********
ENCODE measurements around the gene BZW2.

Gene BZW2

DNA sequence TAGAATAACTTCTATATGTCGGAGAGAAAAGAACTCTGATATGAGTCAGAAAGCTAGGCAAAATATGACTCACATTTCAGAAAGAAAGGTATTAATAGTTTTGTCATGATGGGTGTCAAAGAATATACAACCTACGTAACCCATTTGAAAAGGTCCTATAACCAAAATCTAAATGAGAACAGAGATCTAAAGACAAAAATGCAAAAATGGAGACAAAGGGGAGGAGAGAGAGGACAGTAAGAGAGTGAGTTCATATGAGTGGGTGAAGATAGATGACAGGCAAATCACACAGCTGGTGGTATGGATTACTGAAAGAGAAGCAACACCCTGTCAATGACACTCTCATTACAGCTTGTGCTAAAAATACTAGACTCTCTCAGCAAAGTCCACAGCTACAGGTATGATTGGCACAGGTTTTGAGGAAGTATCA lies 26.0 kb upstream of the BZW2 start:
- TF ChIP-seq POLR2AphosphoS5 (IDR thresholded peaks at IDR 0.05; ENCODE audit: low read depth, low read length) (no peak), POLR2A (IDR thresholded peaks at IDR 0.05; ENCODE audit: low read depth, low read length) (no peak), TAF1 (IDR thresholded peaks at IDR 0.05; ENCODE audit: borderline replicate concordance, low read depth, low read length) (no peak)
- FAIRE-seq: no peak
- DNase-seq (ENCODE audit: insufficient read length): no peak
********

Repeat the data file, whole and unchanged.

ENCODE measurements around the gene BZW2.

Gene BZW2

DNA sequence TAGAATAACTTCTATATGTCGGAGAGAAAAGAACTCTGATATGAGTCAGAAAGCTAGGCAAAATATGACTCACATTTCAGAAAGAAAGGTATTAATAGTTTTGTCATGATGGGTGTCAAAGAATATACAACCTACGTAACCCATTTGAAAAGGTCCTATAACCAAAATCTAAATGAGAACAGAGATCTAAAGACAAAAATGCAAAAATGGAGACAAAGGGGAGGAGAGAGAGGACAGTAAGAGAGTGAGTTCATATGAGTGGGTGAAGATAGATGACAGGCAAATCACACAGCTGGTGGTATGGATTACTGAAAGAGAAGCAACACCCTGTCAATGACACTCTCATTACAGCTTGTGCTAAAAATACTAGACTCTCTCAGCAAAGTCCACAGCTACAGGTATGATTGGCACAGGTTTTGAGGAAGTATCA lies 26.0 kb upstream of the BZW2 start:
- TF ChIP-seq POLR2AphosphoS5 (IDR thresholded peaks at IDR 0.05; ENCODE audit: low read depth, low read length) (no peak), POLR2A (IDR thresholded peaks at IDR 0.05; ENCODE audit: low read depth, low read length) (no peak), TAF1 (IDR thresholded peaks at IDR 0.05; ENCODE audit: borderline replicate concordance, low read depth, low read length) (no peak)
- FAIRE-seq: no peak
- DNase-seq (ENCODE audit: insufficient read length): no peak